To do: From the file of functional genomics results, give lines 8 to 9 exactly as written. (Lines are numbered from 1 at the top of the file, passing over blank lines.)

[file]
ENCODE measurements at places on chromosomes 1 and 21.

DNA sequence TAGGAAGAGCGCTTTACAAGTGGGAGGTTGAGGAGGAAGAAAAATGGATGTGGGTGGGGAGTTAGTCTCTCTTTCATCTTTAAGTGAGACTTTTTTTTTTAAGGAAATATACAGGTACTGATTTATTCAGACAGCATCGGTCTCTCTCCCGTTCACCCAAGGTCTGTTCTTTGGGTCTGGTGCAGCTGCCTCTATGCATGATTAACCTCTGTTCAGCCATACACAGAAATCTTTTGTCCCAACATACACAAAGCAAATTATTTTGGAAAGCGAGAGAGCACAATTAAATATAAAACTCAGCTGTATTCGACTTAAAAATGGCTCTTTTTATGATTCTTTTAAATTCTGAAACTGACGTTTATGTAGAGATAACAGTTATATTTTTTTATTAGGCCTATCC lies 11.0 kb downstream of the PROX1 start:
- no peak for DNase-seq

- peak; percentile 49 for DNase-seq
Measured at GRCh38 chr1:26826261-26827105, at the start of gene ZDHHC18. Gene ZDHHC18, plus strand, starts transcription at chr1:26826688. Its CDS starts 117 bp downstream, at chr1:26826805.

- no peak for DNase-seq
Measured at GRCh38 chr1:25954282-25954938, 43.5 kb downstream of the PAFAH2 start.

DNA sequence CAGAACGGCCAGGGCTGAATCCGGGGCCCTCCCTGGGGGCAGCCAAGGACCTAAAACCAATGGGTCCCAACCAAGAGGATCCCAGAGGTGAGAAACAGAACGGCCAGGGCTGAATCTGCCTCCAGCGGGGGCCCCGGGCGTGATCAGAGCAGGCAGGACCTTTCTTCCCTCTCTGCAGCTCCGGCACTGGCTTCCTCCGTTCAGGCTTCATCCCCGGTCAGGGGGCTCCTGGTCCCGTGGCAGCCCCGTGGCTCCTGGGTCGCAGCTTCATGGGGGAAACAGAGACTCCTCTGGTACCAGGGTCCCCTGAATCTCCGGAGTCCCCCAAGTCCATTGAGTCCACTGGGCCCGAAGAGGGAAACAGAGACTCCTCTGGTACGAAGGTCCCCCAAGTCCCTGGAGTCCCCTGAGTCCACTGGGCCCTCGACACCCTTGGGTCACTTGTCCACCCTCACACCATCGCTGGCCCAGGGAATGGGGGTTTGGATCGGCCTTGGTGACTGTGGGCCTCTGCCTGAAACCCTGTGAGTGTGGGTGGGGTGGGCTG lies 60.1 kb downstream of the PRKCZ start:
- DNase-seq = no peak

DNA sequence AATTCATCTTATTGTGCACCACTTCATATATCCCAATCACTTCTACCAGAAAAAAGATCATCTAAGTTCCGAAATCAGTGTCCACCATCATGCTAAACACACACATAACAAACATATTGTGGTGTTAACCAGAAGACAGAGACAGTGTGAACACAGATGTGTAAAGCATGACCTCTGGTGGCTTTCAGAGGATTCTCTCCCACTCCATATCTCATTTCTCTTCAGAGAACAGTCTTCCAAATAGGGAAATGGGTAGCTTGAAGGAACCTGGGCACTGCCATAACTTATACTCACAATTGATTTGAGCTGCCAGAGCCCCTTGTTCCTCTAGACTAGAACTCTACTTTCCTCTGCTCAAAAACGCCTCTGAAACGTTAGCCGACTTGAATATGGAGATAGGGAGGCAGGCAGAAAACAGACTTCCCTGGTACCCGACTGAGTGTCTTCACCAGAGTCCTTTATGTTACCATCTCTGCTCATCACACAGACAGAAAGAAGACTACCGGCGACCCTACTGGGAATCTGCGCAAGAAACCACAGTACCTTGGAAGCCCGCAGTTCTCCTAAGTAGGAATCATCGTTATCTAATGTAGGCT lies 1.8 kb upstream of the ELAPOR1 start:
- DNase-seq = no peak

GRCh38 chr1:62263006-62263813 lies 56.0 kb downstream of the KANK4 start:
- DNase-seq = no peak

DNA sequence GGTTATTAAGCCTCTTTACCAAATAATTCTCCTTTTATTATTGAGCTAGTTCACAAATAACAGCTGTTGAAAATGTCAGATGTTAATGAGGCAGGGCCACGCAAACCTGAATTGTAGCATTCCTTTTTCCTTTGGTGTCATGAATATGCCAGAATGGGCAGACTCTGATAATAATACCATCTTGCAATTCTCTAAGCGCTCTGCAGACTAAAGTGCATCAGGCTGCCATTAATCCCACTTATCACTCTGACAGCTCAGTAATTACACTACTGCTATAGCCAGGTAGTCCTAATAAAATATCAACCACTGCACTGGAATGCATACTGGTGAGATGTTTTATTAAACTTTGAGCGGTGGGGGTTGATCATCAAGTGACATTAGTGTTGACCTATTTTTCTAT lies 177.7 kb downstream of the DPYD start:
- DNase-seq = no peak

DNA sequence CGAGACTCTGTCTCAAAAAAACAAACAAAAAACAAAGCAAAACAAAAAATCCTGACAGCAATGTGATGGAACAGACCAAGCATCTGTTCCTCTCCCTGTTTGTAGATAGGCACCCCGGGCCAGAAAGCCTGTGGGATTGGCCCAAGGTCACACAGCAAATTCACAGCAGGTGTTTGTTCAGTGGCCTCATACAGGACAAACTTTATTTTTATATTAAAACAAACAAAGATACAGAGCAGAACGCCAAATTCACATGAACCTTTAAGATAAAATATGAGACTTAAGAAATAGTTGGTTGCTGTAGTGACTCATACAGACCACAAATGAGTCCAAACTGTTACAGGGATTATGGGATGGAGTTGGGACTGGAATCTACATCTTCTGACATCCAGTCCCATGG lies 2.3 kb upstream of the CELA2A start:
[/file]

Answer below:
DNA sequence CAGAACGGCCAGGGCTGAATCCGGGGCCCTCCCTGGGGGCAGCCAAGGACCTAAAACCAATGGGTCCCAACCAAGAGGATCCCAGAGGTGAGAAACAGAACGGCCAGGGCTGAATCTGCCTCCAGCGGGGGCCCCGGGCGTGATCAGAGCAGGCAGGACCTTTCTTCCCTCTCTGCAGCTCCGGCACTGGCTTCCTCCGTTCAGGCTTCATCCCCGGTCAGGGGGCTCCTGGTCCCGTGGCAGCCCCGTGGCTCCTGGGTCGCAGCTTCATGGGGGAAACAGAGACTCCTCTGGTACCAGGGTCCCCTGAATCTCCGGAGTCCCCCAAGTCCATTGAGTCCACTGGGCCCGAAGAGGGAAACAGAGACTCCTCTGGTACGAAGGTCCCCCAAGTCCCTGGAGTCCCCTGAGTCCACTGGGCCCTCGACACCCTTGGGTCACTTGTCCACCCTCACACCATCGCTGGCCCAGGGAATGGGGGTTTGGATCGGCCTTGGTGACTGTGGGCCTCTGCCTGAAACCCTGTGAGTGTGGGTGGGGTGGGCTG lies 60.1 kb downstream of the PRKCZ start:
- DNase-seq = no peak